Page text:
In the meantime, a brand new building was slowly taking shape on the northeast side of the university campus. To come up with its design, the Regina-based architect firm of Izumi, Arnott and Sugiyama worked closely with the college's founding dean, Dr. D.L.T. (Larry) Smith, and a core group of veterinary faculty.
One faculty member in particular possessed a flair for design and construction. Dr. N. Ole Nielsen, an associate professor of veterinary pathology, became chair of the college's building committee. He worked closely with architect Ross Johnstone and Jim Wedgwood of the U of S to design a multi-functional building that could accommodate small animal and large animal clinics, laboratories, animal handling and research.
The new college also contained some unique design features: an open-ceiling, two-storey library and herbarium as well as round tower parapets that concealed stairwells and an elevator.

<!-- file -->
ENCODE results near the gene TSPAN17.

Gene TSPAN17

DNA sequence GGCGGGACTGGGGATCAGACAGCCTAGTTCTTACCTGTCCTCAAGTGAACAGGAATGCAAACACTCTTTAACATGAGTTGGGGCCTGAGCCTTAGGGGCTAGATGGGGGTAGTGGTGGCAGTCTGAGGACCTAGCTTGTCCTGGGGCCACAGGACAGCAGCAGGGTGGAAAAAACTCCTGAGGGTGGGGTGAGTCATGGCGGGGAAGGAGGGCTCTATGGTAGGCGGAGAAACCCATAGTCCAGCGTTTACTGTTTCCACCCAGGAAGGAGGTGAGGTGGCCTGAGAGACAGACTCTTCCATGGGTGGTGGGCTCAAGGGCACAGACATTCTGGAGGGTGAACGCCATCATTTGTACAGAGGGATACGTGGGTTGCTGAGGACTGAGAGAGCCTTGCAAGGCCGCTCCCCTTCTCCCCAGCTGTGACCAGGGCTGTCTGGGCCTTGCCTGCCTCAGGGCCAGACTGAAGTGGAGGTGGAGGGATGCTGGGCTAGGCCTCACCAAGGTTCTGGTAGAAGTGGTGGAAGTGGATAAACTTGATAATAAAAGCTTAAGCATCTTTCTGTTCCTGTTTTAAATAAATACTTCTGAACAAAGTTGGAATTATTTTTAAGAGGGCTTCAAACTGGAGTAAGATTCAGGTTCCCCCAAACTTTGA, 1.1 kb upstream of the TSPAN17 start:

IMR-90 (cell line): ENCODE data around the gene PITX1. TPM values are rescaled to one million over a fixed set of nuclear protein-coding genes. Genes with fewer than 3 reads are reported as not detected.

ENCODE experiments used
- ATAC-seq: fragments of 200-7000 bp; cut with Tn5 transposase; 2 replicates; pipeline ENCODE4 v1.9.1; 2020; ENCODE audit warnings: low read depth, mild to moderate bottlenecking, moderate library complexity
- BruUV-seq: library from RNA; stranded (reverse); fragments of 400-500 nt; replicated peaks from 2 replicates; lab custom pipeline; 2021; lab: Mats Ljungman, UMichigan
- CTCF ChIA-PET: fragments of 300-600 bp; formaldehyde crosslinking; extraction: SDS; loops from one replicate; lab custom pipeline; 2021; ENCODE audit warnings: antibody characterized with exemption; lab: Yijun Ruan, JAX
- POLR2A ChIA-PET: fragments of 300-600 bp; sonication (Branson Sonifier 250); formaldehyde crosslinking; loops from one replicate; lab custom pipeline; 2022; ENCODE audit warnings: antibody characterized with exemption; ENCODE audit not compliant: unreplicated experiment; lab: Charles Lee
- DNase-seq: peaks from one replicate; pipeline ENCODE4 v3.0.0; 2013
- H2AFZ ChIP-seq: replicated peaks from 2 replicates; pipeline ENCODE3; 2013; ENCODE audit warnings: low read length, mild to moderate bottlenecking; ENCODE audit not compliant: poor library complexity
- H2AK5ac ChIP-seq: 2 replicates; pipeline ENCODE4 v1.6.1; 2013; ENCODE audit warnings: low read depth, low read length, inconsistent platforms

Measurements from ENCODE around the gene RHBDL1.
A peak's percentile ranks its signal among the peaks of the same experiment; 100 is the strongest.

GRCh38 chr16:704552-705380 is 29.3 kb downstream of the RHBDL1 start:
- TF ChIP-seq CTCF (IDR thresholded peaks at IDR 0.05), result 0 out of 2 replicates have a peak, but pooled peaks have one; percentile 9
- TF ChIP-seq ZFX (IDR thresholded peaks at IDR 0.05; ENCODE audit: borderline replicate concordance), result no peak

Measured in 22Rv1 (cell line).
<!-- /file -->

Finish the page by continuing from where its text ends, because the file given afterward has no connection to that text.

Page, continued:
After three years of construction, crews completed the building's first phase in 1968 at a cost of $8.2 million (a second phase was completed in 1980). One year later, the WCVM celebrated its grand opening on July 2, 1969, in conjunction with the Canadian Veterinary Medical Association's annual convention. Among the event's speakers: the Right Honourable John G. Diefenbaker who had begun his new role as university chancellor on the previous day.
At long last, Western Canada's veterinary college had a home.
Source: WCVM: The First Decade and More by Christopher H. Bigland. Visit usask.ca/wcvm/fifty-years to learn more about the WCVM's 50th anniversary celebrations.